OCD is relentless. Even after you get better, there will be times that you have a minor setback and that is OK. When I weaned myself off of ERP therapy, and I was so nervous about no longer having that weekly appointment with my therapist. I had a bunch of episodes that made me feel like I was going backwards, but I kept at it.
Getting better was my first goal on my OCD journey. I knew I had to take the plunge and use ERP therapy. It was one of, if not, the hardest thing I had ever done in my life. Facing your fears in OCD is not something that is easily done. I explained it to my wife, who hates bugs. I told her to take that fear and now go outside, pick up a harmless bug and let it crawl all over you. Her answer to that was an obvious HELL NO!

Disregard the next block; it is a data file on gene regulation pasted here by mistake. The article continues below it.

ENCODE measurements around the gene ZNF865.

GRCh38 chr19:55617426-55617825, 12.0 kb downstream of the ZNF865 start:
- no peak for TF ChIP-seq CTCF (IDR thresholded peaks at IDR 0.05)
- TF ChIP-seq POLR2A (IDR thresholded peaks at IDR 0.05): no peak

My next step was to stop leaning on things and using them as a crutch in my times of need. My therapist was my shoulder to lean on when my ERP program was complete. At first, I felt like I was walking on eggshells without her. I would email her for help almost every day, even though the answer was always going to be the same. I had to use my tools I learned and work my way through it.
Once I faced the fears and practiced my responses to my thoughts, I finally broke free of my OCD. I ended up not needing to email her as often, and months started going by without me needing her help. It isn’t often that I have a setback, but now I know what to do, how to handle it and move on. It really is a great feeling!
While OCD is a monster that seems like it never will go away, you can get better if you put in the effort. Setbacks most likely will happen, and it is not the end of the world. Use these moments to practice what you have learned and these relapses will become less and less frequent.